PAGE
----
Crate Training: Don't fence me in?

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Many of us can recall the old classic song, “Don’t Fence me in”:
“Oh, give me land, lots of land, under starry skies/ don’t fence me in.”
But is this how we should be approaching crate training with our dogs?

Crate Training: The Benefits

Crating, when done humanely (with adequate potty and play breaks), is one of the most valuable things that you can do for your dog. Beginning when they arrive home, the crate gives puppies their own “den”, a safe place to sleep and relax while their owners are away, and assists greatly with potty training. Bringing home an adult dog? The crate gives them a place of their own in a new environment and gives them a safe place to hang out while their new family is gone for work or errands.

At some point in most dog’s lives, they will have to be crated. This could be on a flight, at an Austin dog boarding facility, while at an Austin dog training facility, or at the veterinarian’s office. When your dog is trained to enjoy his crate, all of these places become much less stressful for them.

What Kind of Crate?

There are two main types of crates on the market these days: plastic and wire.

Wire crates are wonderful because they allow the dog to see the surroundings and can be simple to clean due to removable trays in the bottom of the crate. However, wire crates can also make dogs anxious because they don’t naturally provide a ‘den-like’ space – the openness of the crate doesn’t feel secure to many dogs. Additionally, male dogs often learn to urinate out of the sides of wire crates.

Plastic crates provide a naturally den-like enclosure while still having plenty of ventilation. These crates can be more difficult to clean, but do contain messes better (which is helpful during the potty training stage). They also discourage urinating because the dog has no way to escape his own mess.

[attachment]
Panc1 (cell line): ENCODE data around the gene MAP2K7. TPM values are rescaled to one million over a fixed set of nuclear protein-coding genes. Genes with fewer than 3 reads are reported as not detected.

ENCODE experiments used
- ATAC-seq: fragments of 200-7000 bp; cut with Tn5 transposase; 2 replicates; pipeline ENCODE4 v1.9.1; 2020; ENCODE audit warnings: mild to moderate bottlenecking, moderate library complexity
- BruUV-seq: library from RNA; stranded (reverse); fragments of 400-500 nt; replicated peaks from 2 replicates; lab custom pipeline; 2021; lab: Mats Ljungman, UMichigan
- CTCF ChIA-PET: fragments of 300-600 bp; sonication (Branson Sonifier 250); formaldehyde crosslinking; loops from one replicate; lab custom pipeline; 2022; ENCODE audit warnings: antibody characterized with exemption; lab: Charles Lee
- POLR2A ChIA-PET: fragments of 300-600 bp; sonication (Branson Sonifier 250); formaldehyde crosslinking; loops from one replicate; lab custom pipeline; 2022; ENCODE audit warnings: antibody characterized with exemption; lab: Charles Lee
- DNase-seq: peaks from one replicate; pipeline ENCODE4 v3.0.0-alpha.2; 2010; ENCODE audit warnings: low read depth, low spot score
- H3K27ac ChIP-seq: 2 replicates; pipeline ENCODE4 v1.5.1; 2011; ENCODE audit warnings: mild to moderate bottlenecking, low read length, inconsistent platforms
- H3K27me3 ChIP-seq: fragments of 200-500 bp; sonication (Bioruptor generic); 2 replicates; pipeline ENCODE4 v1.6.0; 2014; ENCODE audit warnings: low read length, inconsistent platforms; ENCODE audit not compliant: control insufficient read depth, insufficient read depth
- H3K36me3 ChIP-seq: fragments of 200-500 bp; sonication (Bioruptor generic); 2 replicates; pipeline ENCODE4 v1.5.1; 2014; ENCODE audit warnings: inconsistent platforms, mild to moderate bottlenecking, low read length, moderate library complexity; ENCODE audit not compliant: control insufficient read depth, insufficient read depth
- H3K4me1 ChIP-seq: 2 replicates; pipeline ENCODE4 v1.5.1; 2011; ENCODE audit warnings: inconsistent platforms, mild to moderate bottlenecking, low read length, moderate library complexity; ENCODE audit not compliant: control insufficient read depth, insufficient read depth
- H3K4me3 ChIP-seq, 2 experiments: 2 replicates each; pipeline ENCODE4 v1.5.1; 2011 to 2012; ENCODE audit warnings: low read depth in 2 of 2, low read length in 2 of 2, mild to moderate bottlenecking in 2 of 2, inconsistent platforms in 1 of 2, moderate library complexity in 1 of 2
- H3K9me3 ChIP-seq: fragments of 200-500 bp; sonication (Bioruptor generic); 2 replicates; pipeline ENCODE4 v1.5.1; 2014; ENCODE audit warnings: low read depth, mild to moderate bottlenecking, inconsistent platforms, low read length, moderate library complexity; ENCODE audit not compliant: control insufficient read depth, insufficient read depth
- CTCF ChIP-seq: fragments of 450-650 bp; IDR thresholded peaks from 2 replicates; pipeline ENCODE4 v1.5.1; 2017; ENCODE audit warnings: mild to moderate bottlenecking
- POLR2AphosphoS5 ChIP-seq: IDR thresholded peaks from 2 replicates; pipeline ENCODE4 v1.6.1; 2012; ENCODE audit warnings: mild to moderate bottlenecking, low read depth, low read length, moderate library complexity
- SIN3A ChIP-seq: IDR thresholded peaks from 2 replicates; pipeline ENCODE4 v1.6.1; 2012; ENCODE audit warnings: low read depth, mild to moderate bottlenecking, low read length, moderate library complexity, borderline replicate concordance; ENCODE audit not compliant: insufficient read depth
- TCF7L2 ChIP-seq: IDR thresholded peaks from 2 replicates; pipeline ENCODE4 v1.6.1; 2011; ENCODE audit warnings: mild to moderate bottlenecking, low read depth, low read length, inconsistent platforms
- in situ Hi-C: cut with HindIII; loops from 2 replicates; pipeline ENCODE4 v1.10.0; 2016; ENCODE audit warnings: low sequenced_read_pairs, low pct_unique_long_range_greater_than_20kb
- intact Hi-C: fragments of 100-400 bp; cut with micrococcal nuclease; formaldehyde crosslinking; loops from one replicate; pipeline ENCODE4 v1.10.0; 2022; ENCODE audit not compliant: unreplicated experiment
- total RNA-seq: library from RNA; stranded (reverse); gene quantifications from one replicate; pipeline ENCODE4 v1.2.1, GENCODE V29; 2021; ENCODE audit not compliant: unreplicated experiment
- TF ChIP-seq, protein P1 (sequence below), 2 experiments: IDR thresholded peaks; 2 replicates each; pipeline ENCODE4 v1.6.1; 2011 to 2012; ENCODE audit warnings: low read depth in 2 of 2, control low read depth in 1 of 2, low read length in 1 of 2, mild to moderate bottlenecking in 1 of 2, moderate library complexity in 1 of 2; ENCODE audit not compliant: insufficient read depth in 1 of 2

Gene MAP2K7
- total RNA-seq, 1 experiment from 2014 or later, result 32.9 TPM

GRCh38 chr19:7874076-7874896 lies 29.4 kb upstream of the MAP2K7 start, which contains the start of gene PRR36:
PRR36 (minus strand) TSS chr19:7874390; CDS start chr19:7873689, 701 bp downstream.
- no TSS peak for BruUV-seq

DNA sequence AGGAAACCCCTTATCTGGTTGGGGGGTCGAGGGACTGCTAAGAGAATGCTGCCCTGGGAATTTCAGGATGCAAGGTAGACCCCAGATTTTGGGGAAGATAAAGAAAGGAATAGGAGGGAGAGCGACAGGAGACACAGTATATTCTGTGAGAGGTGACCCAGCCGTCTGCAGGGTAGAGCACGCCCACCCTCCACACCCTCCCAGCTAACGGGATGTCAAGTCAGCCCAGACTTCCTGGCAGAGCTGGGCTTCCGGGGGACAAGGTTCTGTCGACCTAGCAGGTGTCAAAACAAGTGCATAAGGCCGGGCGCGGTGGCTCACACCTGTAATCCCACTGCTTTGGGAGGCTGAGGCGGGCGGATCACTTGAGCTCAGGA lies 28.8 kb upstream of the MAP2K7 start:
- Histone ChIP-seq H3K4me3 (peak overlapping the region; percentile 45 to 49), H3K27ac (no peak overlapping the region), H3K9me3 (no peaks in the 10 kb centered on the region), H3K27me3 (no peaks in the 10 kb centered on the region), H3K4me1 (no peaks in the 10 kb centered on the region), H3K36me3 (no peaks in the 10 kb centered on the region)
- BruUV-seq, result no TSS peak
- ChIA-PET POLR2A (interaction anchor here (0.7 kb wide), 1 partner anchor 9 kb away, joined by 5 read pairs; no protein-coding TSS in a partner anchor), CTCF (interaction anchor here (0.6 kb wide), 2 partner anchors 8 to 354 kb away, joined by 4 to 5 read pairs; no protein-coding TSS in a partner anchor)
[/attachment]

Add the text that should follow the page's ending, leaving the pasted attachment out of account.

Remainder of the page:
Importance of Crate Training

Until your dog can be trusted to not chew or get into items while you are away from home, a crate is a wonderful way to keep your pup safe. Dogs that chew up items or are known for ingesting items (such as trash, left out food, etc) are at an increased risk for medical issues including blockages and poisoning. The crate provides a safe place for the dog until he can be trusted loose in the house.

Also, it has been proven that the safest place for your canine companion in the vehicle is inside of a crate. Doggie seats and seatbelts have proven to be nearly useless, while crates have been seen to save the lives of dogs (proven both anecdotally and in crash tests).

Steps to Crate Training Your Dog

Allow him to explore the crate throughout the day. Toss treats into the crate and praise him for getting them. If he likes toys, toss toys into the crate as well. Begin a positive association with the crate by feeding his meals inside of the crate – first with the door open and then with the door shut as he becomes more comfortable. At night, put your dog in the crate and place the crate beside your bed. Many dogs prefer that the crate is covered with a blanket to make it dark. If your dog cries, gently ‘shush’ him and put your hand beside the crate to allow him to smell you. Do not allow your dog to exit the crate unless they are calm.


Crate training is one of the simplest, yet most beneficial, skills to master with your dog. The crate provides safety, a den-like structure, and security to your dog.

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